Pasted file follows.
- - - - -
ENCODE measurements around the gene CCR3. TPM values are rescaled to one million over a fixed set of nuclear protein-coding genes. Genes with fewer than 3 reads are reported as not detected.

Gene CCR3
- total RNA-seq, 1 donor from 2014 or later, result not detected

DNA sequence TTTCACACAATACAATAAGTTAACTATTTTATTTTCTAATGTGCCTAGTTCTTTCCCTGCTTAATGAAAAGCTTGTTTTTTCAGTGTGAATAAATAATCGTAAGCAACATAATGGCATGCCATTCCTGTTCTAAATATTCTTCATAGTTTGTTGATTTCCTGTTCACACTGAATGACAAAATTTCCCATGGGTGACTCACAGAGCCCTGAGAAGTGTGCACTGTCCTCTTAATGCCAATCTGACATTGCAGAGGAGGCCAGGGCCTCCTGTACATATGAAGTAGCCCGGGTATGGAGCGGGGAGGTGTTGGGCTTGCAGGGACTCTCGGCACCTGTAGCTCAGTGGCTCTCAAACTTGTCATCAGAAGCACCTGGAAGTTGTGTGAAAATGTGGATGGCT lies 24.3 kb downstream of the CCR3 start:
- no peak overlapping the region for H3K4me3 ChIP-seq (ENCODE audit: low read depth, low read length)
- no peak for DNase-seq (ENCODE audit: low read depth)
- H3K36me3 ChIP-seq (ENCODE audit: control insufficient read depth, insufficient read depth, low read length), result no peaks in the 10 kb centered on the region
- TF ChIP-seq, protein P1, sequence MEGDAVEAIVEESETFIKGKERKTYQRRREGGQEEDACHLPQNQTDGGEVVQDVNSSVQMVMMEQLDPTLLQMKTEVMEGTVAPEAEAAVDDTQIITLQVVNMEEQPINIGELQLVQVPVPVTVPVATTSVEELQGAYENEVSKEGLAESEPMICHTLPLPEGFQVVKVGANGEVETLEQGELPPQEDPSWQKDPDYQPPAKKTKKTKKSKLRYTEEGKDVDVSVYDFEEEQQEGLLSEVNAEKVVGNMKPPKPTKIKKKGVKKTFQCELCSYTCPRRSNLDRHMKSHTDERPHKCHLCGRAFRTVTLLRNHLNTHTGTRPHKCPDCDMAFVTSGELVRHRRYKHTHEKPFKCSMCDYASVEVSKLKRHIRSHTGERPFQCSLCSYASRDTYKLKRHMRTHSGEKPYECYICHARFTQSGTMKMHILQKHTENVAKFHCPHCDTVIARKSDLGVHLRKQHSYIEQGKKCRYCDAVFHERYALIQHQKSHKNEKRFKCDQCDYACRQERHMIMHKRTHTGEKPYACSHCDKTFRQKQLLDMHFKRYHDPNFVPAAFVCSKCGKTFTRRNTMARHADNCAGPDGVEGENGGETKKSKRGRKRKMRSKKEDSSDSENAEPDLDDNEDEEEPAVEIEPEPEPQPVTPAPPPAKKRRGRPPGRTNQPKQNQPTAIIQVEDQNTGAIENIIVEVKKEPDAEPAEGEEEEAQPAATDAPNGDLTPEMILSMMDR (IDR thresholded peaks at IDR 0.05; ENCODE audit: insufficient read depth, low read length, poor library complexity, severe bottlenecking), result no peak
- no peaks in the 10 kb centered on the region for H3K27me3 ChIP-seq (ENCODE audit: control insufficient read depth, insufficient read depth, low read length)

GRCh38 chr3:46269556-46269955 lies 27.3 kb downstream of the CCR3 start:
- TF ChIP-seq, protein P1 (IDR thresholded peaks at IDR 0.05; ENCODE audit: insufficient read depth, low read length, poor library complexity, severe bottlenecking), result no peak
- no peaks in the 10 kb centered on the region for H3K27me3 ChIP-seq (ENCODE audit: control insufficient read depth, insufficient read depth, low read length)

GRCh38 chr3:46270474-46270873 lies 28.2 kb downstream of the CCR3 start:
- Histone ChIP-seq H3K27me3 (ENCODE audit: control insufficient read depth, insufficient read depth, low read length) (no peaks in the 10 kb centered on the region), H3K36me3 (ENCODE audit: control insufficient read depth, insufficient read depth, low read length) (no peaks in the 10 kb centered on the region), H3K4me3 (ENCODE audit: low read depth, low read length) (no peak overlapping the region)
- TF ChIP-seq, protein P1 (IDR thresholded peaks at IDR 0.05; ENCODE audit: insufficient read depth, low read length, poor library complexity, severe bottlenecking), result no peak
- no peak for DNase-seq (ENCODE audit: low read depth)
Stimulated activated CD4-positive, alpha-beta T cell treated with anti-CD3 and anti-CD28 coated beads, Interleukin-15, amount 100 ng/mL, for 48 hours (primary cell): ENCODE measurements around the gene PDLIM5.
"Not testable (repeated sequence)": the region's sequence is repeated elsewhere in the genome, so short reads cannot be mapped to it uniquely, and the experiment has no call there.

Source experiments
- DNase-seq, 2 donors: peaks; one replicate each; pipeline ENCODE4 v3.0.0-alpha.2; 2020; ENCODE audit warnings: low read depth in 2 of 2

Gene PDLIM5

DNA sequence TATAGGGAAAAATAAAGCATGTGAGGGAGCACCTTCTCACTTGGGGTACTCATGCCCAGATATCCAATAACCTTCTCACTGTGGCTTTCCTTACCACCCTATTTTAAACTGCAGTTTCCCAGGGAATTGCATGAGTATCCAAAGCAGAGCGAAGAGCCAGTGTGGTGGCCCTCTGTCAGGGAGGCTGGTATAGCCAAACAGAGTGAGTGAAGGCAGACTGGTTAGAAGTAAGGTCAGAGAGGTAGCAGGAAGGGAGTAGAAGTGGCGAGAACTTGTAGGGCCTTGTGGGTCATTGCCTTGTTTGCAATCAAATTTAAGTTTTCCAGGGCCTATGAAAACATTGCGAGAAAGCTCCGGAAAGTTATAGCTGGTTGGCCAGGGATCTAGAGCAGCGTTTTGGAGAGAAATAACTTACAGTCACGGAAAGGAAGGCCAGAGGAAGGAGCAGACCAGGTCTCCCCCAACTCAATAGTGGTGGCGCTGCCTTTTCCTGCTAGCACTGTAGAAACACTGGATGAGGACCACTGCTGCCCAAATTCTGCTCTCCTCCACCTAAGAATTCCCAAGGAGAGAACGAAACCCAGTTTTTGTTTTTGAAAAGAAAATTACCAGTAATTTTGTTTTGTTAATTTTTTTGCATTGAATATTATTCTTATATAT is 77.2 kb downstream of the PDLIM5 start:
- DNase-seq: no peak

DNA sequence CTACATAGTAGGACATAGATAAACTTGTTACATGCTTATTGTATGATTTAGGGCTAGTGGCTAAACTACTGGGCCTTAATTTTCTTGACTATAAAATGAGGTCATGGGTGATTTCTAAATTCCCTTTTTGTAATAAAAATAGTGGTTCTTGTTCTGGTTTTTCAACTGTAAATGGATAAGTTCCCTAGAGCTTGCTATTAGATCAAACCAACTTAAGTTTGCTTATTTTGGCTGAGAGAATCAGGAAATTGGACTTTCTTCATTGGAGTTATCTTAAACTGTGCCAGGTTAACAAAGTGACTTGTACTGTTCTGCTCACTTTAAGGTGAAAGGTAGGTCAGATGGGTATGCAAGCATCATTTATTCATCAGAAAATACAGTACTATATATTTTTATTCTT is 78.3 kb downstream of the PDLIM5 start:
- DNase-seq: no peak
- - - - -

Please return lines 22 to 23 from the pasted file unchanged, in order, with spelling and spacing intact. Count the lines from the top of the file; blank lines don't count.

DNA sequence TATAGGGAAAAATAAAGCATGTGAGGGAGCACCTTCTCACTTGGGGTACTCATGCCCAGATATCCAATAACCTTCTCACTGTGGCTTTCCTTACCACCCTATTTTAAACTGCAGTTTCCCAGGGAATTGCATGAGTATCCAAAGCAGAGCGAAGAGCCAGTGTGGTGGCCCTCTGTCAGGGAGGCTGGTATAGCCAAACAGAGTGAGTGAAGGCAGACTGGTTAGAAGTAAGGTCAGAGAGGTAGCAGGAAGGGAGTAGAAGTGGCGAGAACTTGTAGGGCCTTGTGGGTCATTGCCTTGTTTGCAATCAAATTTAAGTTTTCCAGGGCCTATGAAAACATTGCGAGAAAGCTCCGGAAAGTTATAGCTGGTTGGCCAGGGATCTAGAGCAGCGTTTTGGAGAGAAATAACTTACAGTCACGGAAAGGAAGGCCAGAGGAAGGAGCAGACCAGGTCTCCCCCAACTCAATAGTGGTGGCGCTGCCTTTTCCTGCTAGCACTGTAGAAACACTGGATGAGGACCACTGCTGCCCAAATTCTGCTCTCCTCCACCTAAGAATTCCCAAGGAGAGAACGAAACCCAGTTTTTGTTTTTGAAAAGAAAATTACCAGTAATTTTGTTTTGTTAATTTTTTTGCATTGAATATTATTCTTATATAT is 77.2 kb downstream of the PDLIM5 start:
- DNase-seq: no peak